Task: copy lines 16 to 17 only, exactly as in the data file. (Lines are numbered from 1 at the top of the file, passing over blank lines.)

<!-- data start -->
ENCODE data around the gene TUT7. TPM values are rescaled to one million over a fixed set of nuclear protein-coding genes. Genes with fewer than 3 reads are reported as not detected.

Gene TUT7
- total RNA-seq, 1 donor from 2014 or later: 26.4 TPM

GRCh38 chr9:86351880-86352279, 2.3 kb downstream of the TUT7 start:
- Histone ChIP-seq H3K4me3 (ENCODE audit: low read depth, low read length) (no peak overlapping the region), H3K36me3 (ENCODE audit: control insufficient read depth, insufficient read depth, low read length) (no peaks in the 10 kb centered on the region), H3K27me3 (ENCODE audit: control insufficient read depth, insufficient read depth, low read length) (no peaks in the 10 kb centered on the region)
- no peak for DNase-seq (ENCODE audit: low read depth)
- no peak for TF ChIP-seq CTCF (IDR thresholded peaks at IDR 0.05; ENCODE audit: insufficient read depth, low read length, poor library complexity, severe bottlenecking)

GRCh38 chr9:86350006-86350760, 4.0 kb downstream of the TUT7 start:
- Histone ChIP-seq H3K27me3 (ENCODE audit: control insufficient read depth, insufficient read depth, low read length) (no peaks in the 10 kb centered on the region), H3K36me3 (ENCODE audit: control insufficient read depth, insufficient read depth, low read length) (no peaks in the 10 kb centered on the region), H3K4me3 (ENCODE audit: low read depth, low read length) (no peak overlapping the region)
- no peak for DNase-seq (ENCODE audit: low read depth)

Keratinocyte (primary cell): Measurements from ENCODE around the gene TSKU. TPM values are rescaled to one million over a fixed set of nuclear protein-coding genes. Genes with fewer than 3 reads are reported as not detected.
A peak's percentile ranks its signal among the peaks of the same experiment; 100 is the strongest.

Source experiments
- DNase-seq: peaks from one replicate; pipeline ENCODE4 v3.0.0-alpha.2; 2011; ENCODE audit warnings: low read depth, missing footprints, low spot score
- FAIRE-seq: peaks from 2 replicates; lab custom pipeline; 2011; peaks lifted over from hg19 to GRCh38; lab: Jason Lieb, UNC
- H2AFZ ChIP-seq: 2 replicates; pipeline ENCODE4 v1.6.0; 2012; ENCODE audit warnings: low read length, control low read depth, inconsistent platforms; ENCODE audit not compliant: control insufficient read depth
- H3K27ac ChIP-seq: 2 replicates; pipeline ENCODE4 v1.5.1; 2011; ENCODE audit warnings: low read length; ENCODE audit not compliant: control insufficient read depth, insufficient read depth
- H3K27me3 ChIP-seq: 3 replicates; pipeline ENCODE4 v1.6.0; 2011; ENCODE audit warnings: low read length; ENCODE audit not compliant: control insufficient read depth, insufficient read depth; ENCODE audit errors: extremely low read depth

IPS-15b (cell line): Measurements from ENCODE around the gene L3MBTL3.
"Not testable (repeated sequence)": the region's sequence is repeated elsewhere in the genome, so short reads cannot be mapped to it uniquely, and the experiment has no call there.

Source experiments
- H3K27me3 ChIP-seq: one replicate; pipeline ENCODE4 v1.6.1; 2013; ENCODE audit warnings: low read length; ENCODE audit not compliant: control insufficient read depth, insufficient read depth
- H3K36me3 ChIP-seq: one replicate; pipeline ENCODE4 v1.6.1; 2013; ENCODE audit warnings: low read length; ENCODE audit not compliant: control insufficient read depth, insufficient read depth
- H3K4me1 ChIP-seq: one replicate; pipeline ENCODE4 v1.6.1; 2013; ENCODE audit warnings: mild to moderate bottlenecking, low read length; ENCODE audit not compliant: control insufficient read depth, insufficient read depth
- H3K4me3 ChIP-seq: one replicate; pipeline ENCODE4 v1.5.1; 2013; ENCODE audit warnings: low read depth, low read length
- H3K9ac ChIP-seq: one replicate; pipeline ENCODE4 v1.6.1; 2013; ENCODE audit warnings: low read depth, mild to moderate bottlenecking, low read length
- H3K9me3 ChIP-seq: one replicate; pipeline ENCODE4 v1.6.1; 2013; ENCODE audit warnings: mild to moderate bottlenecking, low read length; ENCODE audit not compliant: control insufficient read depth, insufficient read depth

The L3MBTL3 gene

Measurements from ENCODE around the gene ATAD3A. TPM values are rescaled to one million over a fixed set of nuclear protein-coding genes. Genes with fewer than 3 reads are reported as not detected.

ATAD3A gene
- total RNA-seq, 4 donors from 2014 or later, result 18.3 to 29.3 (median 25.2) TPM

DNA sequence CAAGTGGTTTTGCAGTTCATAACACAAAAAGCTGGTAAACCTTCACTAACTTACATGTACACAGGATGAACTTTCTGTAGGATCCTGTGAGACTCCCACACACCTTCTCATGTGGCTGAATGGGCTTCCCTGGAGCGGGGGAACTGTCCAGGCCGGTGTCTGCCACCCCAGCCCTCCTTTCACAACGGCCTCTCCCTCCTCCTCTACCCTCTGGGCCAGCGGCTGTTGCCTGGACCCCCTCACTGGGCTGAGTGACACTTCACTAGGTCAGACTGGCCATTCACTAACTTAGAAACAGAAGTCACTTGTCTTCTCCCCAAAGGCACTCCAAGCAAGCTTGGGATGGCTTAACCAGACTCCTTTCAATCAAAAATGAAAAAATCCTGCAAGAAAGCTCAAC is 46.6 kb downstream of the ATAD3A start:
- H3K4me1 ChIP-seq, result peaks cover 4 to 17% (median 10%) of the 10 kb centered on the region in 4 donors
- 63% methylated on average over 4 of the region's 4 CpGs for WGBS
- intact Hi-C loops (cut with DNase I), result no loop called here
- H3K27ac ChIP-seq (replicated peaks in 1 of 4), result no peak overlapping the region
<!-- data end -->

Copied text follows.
- H2AFZ ChIP-seq: 2 replicates; pipeline ENCODE4 v1.6.0; 2012; ENCODE audit warnings: low read length, control low read depth, inconsistent platforms; ENCODE audit not compliant: control insufficient read depth
- H3K27ac ChIP-seq: 2 replicates; pipeline ENCODE4 v1.5.1; 2011; ENCODE audit warnings: low read length; ENCODE audit not compliant: control insufficient read depth, insufficient read depth